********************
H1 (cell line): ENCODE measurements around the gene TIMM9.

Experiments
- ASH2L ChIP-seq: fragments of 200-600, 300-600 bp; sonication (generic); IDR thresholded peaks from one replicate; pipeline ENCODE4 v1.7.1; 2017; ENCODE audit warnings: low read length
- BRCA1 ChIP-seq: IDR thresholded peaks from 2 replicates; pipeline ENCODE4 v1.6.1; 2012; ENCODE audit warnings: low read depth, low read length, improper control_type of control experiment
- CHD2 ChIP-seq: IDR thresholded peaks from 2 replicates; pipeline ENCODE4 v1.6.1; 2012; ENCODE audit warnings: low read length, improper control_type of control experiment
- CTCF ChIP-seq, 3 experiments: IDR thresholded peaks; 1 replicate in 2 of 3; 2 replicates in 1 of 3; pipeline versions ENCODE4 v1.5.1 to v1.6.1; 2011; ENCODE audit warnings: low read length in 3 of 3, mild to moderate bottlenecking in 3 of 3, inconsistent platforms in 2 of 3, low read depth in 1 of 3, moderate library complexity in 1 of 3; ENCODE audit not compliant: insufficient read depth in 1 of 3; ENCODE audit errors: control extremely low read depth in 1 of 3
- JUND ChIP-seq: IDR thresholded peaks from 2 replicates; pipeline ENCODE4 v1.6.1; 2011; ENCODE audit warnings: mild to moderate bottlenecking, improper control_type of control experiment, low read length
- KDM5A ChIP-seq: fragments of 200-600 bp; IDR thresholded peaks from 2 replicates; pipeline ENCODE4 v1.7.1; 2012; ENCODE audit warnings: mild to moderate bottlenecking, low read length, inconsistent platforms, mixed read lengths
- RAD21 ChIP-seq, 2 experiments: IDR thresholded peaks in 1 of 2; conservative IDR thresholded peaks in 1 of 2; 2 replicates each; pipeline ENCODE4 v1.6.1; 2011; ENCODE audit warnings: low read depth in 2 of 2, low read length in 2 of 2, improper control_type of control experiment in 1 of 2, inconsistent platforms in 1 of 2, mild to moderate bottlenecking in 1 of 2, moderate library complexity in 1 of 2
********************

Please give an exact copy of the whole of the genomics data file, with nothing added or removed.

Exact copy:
H1 (cell line): ENCODE measurements around the gene TIMM9.

Experiments
- ASH2L ChIP-seq: fragments of 200-600, 300-600 bp; sonication (generic); IDR thresholded peaks from one replicate; pipeline ENCODE4 v1.7.1; 2017; ENCODE audit warnings: low read length
- BRCA1 ChIP-seq: IDR thresholded peaks from 2 replicates; pipeline ENCODE4 v1.6.1; 2012; ENCODE audit warnings: low read depth, low read length, improper control_type of control experiment
- CHD2 ChIP-seq: IDR thresholded peaks from 2 replicates; pipeline ENCODE4 v1.6.1; 2012; ENCODE audit warnings: low read length, improper control_type of control experiment
- CTCF ChIP-seq, 3 experiments: IDR thresholded peaks; 1 replicate in 2 of 3; 2 replicates in 1 of 3; pipeline versions ENCODE4 v1.5.1 to v1.6.1; 2011; ENCODE audit warnings: low read length in 3 of 3, mild to moderate bottlenecking in 3 of 3, inconsistent platforms in 2 of 3, low read depth in 1 of 3, moderate library complexity in 1 of 3; ENCODE audit not compliant: insufficient read depth in 1 of 3; ENCODE audit errors: control extremely low read depth in 1 of 3
- JUND ChIP-seq: IDR thresholded peaks from 2 replicates; pipeline ENCODE4 v1.6.1; 2011; ENCODE audit warnings: mild to moderate bottlenecking, improper control_type of control experiment, low read length
- KDM5A ChIP-seq: fragments of 200-600 bp; IDR thresholded peaks from 2 replicates; pipeline ENCODE4 v1.7.1; 2012; ENCODE audit warnings: mild to moderate bottlenecking, low read length, inconsistent platforms, mixed read lengths
- RAD21 ChIP-seq, 2 experiments: IDR thresholded peaks in 1 of 2; conservative IDR thresholded peaks in 1 of 2; 2 replicates each; pipeline ENCODE4 v1.6.1; 2011; ENCODE audit warnings: low read depth in 2 of 2, low read length in 2 of 2, improper control_type of control experiment in 1 of 2, inconsistent platforms in 1 of 2, mild to moderate bottlenecking in 1 of 2, moderate library complexity in 1 of 2